A Note on Company Culture with Editor at Large

In part two of his case study series with Editor at Large, The Urban Electric Company's founder, Dave Dawson, shares his reflections on company culture after 15 years in business. 

Like a lot of American craft companies, we are a people-centric business—not just because payroll is by far our largest expense and investment, but also because our success and sustainability relies almost exclusively on the passion and creativity of our team. Our care for this strategic resource is mission-critical.

Consciously or not, every company has a culture that’s built around some centralizing principles—sometimes these are uplifting and positive, oftentimes negative and destructive. Knowing that a culture will take root, whether you choose it or not, a smart company proactively selects constructive and “leverageable” principles. At Urban Electric, we’ve chosen to centralize our culture around mission and value.

At a very fundamental level, I believe the currency people value most in a career (apart from a paycheck, which, presumably, they can get lots of places) is to: (a) feel valued and (b) have a sense of mission in their work. These two things, though intangible, matter more to your employees than any benefit you can give them. They’re more important than a nice desk, a benefits package or a company picnic. When people believe in the collective company mission and feel that the organization believes in them, they’ll run through brick walls.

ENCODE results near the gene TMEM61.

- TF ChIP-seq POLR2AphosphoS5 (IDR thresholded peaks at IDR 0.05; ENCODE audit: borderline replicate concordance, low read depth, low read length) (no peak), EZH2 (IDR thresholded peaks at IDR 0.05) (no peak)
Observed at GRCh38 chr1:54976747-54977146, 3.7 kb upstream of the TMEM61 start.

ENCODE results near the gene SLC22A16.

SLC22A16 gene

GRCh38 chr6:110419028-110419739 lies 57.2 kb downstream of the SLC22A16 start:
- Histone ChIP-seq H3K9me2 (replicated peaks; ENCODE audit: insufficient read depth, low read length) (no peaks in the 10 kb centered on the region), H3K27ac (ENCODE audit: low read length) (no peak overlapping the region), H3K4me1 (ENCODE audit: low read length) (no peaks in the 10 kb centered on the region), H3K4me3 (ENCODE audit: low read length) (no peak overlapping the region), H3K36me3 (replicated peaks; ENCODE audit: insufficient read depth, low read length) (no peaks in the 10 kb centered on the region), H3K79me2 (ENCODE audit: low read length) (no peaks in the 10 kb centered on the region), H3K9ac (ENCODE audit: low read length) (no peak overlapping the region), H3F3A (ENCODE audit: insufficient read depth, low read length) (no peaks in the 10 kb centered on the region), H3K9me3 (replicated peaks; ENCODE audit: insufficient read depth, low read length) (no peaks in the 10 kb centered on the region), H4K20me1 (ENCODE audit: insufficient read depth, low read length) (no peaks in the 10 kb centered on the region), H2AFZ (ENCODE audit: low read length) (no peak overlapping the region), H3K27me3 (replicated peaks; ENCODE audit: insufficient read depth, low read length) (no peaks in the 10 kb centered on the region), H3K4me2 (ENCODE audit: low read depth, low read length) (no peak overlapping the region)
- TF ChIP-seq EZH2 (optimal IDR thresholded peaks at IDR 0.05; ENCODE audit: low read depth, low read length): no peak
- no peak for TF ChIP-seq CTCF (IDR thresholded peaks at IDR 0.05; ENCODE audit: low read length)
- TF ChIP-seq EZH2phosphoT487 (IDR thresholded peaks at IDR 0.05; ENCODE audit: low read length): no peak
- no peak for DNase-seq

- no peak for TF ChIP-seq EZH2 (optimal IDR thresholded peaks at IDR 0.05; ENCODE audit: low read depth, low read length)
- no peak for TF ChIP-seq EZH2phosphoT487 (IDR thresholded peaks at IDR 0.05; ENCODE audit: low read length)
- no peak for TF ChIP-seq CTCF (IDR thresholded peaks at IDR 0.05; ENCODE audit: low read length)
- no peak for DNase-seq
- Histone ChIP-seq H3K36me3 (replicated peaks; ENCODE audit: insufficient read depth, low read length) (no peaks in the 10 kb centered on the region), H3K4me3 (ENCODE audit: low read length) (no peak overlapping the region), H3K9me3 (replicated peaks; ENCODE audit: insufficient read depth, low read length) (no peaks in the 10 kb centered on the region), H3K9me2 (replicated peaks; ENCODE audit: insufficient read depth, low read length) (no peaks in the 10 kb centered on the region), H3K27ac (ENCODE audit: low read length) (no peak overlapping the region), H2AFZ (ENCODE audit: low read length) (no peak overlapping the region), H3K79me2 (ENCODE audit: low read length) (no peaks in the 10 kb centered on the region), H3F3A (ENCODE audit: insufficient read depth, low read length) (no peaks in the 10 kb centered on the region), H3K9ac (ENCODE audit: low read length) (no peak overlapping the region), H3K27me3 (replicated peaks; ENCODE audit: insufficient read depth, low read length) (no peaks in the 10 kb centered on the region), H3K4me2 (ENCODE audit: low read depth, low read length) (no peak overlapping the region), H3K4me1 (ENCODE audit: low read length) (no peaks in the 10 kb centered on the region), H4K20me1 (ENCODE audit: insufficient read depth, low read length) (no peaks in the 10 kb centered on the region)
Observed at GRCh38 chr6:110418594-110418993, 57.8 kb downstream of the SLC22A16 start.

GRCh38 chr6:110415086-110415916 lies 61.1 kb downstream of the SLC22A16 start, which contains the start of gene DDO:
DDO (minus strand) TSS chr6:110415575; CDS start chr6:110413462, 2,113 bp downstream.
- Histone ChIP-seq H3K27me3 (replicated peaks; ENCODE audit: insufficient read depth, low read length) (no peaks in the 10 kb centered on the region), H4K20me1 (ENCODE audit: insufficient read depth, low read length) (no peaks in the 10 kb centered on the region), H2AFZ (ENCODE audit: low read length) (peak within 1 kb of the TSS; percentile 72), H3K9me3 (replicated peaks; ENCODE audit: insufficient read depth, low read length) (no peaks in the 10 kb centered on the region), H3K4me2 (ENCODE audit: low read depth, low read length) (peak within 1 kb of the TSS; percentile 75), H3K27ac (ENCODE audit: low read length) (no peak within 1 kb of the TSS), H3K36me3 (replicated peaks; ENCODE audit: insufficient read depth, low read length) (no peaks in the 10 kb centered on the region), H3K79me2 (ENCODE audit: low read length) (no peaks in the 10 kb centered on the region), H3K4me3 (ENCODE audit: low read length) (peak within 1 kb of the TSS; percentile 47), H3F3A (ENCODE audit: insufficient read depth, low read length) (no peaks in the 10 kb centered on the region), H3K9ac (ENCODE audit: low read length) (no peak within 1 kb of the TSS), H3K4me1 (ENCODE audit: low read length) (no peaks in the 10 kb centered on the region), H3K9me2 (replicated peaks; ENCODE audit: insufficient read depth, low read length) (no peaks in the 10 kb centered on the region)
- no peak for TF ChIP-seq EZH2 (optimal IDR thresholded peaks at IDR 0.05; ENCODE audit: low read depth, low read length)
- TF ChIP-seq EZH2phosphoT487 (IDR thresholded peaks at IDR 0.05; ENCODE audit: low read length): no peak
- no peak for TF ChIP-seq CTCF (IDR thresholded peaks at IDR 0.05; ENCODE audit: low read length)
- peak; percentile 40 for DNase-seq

There is hardly anything more powerful than a group of passionate people who have rallied around a shared mission; part of our mission is to revive and sustain artisanal craftsmanship in this country. That’s a bold mission for a little company like ours, but it elevates our viewpoint to something larger than our individual selves. It also provides inspiration for our daily work.

Read the full article here.